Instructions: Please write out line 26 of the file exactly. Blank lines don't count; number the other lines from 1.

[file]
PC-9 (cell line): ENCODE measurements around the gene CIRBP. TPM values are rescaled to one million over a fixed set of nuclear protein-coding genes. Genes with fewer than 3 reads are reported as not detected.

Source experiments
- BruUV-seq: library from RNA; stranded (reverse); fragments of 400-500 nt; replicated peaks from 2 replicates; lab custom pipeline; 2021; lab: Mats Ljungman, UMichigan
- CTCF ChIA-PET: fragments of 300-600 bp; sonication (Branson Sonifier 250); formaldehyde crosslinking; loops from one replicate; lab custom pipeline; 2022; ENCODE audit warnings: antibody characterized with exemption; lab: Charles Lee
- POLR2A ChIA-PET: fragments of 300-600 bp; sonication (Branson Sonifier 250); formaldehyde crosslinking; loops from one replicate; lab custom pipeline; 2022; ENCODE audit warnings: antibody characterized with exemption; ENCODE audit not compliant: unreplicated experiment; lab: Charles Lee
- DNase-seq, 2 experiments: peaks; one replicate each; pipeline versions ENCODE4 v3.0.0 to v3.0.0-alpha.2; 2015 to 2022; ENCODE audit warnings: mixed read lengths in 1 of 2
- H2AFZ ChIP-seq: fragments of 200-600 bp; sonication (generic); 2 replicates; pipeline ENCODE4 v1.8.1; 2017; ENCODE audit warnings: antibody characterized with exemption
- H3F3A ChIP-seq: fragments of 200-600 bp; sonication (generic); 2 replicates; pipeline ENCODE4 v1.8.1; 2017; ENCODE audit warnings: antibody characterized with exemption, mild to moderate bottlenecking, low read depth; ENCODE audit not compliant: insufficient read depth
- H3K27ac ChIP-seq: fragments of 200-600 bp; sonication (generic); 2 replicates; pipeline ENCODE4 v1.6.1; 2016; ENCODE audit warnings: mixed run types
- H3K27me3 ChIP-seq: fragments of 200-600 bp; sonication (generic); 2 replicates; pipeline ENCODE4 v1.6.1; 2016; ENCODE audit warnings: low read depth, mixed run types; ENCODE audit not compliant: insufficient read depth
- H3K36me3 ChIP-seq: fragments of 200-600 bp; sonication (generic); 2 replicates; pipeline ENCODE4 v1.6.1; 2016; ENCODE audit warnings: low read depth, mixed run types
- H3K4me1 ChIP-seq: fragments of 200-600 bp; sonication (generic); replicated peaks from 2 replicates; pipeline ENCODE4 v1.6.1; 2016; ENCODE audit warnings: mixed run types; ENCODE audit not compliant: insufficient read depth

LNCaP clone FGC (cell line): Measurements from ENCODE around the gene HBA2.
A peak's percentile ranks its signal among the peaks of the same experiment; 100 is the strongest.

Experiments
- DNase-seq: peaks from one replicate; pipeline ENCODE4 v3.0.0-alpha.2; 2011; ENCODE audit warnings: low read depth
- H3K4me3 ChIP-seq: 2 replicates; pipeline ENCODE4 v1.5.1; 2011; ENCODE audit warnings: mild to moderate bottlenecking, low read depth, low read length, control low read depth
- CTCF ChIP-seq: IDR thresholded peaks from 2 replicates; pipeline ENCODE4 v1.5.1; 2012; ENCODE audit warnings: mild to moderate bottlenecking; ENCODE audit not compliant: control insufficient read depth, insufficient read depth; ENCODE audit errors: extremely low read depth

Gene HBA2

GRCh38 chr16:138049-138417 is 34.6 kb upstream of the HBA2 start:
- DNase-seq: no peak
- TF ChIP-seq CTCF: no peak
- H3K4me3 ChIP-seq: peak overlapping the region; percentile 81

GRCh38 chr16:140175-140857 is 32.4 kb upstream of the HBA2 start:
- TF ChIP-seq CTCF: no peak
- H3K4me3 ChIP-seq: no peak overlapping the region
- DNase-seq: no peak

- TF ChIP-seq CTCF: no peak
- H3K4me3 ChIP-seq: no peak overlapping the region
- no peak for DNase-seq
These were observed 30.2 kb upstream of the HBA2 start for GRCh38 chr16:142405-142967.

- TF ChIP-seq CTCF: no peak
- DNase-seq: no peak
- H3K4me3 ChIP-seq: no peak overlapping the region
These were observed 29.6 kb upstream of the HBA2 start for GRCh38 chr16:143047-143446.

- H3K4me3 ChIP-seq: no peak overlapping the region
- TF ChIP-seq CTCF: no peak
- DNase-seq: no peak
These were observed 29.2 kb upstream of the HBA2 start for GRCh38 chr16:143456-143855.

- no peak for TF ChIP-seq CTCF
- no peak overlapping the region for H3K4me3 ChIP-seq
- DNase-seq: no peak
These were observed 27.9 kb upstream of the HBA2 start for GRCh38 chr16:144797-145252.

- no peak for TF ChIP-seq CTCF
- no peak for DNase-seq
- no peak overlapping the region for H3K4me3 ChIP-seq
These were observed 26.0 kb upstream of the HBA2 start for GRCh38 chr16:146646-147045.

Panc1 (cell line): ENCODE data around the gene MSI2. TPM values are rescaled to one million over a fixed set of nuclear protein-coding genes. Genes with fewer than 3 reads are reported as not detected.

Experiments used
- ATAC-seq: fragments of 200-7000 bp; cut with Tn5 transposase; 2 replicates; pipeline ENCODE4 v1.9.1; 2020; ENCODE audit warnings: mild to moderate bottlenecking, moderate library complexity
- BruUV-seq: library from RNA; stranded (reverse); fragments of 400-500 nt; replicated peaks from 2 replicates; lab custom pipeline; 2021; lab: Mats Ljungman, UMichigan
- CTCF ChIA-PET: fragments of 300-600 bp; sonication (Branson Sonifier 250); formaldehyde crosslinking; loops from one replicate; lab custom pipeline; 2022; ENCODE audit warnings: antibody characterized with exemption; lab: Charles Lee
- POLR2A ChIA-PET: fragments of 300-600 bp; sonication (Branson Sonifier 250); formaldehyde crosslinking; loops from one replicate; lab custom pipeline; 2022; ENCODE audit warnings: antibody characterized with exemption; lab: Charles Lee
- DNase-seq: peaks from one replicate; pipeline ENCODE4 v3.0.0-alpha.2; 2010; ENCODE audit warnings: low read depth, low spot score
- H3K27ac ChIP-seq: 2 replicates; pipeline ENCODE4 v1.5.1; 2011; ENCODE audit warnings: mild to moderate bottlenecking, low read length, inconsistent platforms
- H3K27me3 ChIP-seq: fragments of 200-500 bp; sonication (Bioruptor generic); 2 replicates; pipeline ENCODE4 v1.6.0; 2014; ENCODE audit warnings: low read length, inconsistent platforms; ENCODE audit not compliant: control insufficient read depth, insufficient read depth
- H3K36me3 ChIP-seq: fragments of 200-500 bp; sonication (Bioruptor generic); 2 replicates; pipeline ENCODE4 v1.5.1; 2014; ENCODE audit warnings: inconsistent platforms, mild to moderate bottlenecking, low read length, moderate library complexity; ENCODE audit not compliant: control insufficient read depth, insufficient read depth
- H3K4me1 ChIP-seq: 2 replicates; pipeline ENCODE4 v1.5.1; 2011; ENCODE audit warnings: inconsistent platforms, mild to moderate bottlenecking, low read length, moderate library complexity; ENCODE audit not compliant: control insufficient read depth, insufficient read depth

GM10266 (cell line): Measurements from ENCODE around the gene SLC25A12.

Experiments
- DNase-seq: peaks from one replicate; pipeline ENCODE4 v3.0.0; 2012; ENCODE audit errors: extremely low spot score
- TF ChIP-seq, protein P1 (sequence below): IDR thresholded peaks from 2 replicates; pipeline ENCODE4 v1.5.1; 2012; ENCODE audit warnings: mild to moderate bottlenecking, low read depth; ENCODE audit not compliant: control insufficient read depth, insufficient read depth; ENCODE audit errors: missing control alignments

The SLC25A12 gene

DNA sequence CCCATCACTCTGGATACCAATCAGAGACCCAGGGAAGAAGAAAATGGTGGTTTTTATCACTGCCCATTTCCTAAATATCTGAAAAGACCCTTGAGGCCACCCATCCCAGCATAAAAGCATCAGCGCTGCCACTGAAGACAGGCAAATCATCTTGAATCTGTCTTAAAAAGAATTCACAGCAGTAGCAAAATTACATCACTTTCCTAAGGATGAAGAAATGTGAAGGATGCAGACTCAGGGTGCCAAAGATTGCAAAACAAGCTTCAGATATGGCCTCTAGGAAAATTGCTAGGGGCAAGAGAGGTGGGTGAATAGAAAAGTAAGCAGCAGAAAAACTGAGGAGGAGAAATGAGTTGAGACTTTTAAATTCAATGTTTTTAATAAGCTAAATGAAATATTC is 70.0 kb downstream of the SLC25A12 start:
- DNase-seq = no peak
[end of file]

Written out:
- H3K4me3 ChIP-seq: no peak overlapping the region